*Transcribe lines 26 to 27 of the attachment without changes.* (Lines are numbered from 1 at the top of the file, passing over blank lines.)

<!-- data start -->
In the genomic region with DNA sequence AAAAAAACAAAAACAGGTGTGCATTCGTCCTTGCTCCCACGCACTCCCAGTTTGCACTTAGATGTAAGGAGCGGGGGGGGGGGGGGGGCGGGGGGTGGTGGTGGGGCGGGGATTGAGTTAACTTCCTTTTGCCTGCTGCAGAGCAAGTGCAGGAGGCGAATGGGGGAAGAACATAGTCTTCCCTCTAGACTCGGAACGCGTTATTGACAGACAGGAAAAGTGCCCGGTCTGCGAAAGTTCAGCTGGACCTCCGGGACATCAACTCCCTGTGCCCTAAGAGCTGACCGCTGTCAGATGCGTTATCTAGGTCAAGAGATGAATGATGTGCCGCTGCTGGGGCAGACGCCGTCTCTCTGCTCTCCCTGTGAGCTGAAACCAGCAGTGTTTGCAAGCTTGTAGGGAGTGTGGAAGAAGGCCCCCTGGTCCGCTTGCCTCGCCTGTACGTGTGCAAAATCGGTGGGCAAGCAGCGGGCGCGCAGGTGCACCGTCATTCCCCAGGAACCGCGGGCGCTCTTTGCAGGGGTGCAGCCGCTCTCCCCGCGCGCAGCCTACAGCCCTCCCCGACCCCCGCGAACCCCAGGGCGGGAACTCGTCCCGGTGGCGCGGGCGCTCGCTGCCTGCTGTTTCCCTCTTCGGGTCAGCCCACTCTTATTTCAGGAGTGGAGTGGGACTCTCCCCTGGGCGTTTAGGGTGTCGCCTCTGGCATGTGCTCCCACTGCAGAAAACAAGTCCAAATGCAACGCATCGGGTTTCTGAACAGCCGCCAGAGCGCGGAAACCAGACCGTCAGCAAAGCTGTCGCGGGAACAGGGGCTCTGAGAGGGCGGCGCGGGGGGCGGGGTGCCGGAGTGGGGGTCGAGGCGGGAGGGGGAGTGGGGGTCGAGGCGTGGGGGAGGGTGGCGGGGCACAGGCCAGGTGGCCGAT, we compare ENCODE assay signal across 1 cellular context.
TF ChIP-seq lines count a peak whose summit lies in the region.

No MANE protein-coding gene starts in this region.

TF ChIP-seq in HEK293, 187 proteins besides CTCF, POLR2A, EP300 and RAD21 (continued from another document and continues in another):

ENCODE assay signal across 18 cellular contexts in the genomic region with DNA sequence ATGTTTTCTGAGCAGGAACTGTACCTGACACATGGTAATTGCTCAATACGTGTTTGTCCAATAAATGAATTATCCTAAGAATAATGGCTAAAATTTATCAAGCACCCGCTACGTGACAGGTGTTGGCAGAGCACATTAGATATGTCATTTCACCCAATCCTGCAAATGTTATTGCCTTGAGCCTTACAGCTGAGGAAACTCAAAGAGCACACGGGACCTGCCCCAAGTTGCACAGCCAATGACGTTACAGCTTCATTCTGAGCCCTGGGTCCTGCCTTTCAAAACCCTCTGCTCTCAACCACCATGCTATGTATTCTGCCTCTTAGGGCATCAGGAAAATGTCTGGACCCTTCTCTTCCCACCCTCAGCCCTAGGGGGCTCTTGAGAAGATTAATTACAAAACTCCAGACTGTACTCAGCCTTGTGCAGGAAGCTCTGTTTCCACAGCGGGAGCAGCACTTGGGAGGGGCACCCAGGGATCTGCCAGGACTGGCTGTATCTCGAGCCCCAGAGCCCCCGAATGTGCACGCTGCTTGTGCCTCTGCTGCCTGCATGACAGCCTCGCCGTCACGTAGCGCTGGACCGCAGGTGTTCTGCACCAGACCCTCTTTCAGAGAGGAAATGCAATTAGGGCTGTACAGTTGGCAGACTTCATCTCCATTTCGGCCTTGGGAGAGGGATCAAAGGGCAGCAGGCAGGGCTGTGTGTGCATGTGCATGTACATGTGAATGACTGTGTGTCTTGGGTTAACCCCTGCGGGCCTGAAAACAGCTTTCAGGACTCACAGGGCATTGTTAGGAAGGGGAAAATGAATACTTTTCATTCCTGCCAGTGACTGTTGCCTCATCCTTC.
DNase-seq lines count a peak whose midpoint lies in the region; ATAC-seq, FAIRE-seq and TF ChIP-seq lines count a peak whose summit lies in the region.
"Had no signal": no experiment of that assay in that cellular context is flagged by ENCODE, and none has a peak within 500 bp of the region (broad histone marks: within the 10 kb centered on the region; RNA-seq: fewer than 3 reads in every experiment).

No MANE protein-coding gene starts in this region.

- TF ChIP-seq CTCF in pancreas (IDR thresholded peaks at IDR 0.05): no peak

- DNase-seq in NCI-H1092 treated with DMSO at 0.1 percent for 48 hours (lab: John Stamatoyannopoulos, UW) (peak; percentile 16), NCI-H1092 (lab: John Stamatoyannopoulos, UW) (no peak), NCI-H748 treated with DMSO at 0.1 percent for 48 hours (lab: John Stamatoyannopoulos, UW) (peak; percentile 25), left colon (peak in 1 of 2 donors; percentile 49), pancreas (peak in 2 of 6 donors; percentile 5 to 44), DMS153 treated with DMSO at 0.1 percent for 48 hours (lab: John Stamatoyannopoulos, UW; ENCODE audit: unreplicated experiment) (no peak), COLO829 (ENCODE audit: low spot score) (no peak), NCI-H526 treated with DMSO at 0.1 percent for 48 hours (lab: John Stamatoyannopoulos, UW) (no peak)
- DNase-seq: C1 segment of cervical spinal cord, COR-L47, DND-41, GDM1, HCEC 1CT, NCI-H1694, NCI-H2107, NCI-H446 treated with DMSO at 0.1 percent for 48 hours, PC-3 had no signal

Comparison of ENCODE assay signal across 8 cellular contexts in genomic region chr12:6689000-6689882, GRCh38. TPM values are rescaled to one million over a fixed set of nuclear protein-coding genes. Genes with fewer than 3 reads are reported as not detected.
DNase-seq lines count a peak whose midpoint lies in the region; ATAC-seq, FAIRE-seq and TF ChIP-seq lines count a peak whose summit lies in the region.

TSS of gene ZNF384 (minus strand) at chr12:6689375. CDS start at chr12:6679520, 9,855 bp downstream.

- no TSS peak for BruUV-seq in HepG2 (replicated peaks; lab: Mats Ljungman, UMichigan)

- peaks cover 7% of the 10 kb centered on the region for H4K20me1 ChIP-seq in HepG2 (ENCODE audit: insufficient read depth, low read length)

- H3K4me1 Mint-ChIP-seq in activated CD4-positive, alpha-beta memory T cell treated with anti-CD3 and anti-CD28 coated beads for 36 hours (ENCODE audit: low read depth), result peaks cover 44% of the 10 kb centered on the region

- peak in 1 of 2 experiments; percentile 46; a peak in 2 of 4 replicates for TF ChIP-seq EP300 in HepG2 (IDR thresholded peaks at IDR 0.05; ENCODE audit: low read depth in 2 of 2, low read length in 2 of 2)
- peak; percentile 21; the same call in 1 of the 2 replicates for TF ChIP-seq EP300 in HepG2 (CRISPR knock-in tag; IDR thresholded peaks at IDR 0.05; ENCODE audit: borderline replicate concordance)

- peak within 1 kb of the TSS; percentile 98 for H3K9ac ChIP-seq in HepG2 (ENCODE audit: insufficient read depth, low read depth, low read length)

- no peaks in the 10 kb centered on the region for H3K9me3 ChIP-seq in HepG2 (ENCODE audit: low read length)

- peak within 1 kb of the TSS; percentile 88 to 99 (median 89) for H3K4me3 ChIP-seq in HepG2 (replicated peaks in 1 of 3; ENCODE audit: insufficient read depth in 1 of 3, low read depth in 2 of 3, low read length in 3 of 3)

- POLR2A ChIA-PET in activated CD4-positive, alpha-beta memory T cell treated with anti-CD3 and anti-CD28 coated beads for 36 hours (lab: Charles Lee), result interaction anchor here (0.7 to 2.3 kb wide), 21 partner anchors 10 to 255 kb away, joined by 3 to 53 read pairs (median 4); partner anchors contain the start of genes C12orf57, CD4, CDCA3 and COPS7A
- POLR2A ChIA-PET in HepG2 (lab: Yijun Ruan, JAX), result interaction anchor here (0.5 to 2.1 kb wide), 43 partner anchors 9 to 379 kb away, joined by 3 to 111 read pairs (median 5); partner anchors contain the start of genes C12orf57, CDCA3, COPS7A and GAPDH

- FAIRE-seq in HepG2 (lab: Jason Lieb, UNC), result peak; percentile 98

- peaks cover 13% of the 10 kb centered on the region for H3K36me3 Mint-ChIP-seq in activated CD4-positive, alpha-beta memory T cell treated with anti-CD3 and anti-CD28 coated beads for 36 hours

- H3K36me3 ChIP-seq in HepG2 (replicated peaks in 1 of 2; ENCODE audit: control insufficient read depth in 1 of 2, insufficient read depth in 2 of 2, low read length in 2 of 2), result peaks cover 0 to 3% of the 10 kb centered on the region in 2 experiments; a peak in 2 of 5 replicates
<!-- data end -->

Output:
- peaks cover 13% of the 10 kb centered on the region for H3K36me3 Mint-ChIP-seq in activated CD4-positive, alpha-beta memory T cell treated with anti-CD3 and anti-CD28 coated beads for 36 hours

- H3K36me3 ChIP-seq in HepG2 (replicated peaks in 1 of 2; ENCODE audit: control insufficient read depth in 1 of 2, insufficient read depth in 2 of 2, low read length in 2 of 2), result peaks cover 0 to 3% of the 10 kb centered on the region in 2 experiments; a peak in 2 of 5 replicates